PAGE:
- The anal stage (1st – 3rd year) when the child begins the process of potty-training was significant for Freud as it lead to the learning of independence and the idea that the child has the ‘power’ to control the movement of the bowels and thus withhold from the parent. The habits of the parents in toilet training are of significance as they can influence the development of both rage and aggression in later life. Unresolved issues around this period of development in the child’s life create fixation in this stage and impact on the personality development of later life.
- The phallic stage (3rd – 6th year) was believed to be centred around unconscious incestuous desires of the child. It is this stage of development that has given rise to both the Oedipus and Electra complex, the child is believed to generate desire for the affection of the opposite sex parent. This need for affection is perceived by the child as inappropriate and creates a threatening environment, thus leading to repression of this desire. The male child sees the mother figure as his object of love and the female child to the father figure. The child seeks to replace the affection gained by the same sex parent and hence a ‘power struggle’ between the child and the same sex parent ensues. The parent’s sensitivity to this stage of development and the manner in which they handle the child’s emerging sexuality can impact on the child’s own sexual attitudes as he/she matures.
- The latent stage (6th – 12th year) is characterised by the child’s involvement in more social activities when the child begins to form new social interactions and relationships, replacing the sexual interests for the opposite sex parent.
- The genital stage (12th – 60+ years) engulfs the remainder of the person’s life according to Freud. This stage sees the phallic stage interests revisited as the child commences and moves through puberty and Freud proposed that this stage is predominant right through into old age. The sexual desires of the young adult may be manifest in socially acceptable circumstances and manners, while any other sexual desire is believed to be sublimated into other non-sexual activities such as sport. The sexual energy, characteristic of this stage needs to be dealt with in an acceptable manner. Suppression of these sexual desires and again the responses of the parent figure can create conflict in the child. As the child grows into adolescence is it presumed that more independence and freedom is gained?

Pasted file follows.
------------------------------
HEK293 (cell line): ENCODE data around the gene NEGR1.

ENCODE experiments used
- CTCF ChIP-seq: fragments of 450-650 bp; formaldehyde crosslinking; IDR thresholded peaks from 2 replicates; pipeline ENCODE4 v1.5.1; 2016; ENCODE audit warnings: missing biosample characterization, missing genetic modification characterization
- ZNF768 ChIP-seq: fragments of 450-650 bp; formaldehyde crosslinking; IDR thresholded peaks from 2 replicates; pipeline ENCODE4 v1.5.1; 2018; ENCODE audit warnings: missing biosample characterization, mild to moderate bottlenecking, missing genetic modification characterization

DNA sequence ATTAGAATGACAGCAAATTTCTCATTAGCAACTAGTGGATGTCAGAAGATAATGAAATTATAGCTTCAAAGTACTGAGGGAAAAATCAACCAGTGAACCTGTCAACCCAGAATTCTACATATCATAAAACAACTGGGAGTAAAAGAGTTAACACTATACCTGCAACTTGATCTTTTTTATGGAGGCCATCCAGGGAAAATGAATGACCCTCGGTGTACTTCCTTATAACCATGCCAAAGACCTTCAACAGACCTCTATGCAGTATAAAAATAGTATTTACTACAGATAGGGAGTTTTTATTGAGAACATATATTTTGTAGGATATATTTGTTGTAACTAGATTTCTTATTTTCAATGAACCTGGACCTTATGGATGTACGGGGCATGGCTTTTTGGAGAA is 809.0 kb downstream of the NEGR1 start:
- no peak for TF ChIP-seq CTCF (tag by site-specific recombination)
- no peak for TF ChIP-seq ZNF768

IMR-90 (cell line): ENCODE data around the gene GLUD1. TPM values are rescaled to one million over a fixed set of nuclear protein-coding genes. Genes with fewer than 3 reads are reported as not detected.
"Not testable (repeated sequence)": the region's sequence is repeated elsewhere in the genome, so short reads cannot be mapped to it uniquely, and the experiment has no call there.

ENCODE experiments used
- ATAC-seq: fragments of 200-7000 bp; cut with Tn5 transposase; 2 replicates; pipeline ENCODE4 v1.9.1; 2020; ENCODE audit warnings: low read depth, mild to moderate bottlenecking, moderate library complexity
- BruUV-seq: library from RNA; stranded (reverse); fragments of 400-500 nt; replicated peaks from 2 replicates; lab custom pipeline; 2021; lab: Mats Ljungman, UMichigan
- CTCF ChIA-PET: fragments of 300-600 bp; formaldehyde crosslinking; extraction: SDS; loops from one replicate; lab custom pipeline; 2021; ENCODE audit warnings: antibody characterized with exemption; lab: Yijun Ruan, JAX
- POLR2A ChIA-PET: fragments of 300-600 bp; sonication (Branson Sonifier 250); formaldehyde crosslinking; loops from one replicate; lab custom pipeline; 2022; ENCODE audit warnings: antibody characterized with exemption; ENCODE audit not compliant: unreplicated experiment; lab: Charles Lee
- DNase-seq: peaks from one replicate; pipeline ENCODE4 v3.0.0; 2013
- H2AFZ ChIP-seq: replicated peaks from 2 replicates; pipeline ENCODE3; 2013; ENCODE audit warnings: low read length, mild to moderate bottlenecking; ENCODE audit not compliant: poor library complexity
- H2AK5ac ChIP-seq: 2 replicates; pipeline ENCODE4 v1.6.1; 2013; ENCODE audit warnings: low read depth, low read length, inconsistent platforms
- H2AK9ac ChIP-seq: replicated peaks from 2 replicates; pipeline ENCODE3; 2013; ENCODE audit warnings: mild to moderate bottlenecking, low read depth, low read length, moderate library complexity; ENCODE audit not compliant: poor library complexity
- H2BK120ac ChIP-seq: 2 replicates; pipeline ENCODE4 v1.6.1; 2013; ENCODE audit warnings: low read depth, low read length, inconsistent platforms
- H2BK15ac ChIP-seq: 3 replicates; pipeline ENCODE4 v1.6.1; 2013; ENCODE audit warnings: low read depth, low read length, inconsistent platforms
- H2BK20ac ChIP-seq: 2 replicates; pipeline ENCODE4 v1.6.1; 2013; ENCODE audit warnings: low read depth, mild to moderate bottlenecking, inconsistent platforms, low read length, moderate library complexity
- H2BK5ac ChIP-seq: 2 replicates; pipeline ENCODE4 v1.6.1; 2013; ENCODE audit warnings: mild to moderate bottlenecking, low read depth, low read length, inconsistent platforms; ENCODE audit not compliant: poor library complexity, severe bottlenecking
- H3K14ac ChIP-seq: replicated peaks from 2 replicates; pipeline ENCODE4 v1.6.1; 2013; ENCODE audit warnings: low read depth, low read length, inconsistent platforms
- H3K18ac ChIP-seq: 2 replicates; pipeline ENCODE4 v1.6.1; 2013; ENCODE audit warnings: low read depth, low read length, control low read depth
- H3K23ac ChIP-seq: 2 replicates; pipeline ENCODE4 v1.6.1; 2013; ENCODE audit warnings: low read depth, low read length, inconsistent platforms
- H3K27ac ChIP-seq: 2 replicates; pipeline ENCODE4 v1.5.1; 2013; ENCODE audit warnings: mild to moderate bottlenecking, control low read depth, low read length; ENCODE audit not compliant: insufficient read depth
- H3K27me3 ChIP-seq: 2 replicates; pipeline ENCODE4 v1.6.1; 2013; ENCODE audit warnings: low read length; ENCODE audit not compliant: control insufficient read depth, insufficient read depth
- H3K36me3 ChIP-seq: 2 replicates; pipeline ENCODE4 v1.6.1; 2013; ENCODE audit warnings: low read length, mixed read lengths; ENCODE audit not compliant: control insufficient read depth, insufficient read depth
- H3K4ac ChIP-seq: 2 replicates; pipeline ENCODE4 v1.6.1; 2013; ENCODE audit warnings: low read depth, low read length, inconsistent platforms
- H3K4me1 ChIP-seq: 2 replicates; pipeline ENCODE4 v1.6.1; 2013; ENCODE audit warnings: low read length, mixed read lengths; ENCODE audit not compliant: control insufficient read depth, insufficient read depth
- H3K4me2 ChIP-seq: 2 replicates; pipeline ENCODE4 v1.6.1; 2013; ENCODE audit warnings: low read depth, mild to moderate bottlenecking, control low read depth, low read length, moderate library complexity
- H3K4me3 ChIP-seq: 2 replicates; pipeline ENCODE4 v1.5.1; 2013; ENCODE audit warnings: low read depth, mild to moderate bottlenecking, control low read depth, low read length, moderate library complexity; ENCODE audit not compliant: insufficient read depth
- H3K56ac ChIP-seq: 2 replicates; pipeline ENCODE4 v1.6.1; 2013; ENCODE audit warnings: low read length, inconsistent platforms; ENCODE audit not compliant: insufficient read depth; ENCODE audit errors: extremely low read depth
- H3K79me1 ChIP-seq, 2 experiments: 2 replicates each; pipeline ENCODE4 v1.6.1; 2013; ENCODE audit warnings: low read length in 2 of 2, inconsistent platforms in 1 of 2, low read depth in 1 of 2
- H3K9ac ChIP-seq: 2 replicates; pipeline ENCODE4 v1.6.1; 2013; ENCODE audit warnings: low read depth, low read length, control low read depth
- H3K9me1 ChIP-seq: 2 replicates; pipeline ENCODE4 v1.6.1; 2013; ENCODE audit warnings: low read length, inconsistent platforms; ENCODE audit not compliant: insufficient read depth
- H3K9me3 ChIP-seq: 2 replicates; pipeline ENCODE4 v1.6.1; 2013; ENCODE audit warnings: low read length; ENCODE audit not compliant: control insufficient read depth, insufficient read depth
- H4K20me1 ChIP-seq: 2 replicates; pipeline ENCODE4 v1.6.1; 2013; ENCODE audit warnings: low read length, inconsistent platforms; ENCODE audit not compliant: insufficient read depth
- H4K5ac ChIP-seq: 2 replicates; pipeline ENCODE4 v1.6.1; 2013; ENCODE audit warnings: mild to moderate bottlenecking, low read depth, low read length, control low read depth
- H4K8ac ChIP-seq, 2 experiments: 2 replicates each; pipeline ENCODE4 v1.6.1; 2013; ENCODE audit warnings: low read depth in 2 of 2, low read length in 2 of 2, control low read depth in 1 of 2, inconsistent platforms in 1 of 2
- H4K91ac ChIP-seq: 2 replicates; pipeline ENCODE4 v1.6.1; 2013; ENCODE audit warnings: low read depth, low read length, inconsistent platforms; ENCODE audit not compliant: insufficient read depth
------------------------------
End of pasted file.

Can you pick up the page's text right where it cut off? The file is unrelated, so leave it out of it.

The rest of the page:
These key concepts in Psychoanalytic Therapy form the basis of Freud’s work. All first year psychology students have a good understanding of the relationships between the Id, Ego and Superego as the basis of the development of the personality and hence discussion here would be redundant. The repression of desires grounded in each stage of development lead to anxiety in the client, and the unconscious nature of these desires have the power to influence the current behaviour and personality of the client.
The primary goal then of Psychoanalytic Therapy is to bring to light the unconscious desires of the client that they may become conscious of them and hence work towards change. The therapeutic process focuses on re-visiting the repressed conflicts of that stage or numerous stages of development in order to work through the conflict towards changing the current personality.
The therapeutic relationship between therapist and client remains rather distant for want of a better expression. The process of therapy is designed to be lengthy; there are no short-term fixes with psychoanalytic therapy. Primarily the client is taken through a free-association programme in order to identify the conflicts that underlie the problem behaviour. The therapist will use dream analysis in conjunction with free-association to identify and discuss the conflicts that have arisen during one or more developmental stage. This process allows for the creation of new ways of thinking about the conflict and thus assimilation of this new cognition into the realm of the ego.